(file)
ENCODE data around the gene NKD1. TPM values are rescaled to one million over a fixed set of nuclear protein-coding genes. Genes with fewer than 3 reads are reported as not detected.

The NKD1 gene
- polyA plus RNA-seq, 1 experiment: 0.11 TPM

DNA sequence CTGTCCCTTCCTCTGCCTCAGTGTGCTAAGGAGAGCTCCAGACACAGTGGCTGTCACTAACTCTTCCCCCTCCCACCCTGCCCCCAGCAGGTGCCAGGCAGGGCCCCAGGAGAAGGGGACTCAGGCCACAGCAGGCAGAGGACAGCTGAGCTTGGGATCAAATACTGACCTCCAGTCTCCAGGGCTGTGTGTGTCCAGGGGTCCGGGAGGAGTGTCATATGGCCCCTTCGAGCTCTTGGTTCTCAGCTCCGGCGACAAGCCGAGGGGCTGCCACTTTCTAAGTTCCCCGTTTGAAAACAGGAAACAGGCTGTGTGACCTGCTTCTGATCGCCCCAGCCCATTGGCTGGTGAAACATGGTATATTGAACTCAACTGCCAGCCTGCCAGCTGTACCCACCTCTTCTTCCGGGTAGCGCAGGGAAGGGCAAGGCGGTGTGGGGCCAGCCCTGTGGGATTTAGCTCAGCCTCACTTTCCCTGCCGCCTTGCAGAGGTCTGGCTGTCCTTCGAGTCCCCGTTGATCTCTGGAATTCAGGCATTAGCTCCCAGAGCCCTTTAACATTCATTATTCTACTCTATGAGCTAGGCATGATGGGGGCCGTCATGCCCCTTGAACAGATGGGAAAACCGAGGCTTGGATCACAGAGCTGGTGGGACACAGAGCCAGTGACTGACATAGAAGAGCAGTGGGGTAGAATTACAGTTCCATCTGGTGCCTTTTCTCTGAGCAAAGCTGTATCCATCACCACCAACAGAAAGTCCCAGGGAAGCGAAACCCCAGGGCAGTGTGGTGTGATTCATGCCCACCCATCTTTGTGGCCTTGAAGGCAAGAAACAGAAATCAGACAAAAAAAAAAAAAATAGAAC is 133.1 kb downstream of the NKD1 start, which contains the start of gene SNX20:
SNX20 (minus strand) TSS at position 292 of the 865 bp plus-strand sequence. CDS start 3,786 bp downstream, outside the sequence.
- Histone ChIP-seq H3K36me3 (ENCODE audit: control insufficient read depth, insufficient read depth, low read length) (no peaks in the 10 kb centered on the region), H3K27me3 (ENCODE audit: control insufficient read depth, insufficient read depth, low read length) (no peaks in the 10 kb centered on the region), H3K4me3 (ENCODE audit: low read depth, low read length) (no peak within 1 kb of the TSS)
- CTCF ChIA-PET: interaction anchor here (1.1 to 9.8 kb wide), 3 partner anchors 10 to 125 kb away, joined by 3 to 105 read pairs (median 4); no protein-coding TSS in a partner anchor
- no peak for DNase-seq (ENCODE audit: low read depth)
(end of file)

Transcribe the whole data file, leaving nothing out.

ENCODE data around the gene NKD1. TPM values are rescaled to one million over a fixed set of nuclear protein-coding genes. Genes with fewer than 3 reads are reported as not detected.

The NKD1 gene
- polyA plus RNA-seq, 1 experiment: 0.11 TPM

DNA sequence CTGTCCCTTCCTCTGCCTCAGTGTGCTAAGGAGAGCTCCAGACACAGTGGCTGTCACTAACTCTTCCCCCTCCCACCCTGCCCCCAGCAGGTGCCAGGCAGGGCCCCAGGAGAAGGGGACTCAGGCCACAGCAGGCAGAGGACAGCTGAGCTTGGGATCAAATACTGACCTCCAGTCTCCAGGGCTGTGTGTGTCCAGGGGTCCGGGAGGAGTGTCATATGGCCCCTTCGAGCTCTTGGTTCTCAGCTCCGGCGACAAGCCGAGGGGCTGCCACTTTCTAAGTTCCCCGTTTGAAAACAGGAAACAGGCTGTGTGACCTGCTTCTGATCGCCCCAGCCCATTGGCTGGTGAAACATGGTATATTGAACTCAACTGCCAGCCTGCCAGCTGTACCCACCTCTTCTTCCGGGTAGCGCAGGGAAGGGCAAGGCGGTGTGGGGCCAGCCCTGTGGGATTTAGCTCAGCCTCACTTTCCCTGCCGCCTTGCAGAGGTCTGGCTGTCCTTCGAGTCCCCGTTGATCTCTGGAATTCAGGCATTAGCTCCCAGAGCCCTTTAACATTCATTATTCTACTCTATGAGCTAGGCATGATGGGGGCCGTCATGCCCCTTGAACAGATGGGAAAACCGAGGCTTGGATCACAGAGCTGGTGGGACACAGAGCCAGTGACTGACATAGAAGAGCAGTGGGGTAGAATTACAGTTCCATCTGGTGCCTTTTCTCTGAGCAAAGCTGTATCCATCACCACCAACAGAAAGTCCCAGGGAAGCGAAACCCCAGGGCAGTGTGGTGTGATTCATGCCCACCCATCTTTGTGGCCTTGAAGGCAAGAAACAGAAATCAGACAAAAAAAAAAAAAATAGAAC is 133.1 kb downstream of the NKD1 start, which contains the start of gene SNX20:
SNX20 (minus strand) TSS at position 292 of the 865 bp plus-strand sequence. CDS start 3,786 bp downstream, outside the sequence.
- Histone ChIP-seq H3K36me3 (ENCODE audit: control insufficient read depth, insufficient read depth, low read length) (no peaks in the 10 kb centered on the region), H3K27me3 (ENCODE audit: control insufficient read depth, insufficient read depth, low read length) (no peaks in the 10 kb centered on the region), H3K4me3 (ENCODE audit: low read depth, low read length) (no peak within 1 kb of the TSS)
- CTCF ChIA-PET: interaction anchor here (1.1 to 9.8 kb wide), 3 partner anchors 10 to 125 kb away, joined by 3 to 105 read pairs (median 4); no protein-coding TSS in a partner anchor
- no peak for DNase-seq (ENCODE audit: low read depth)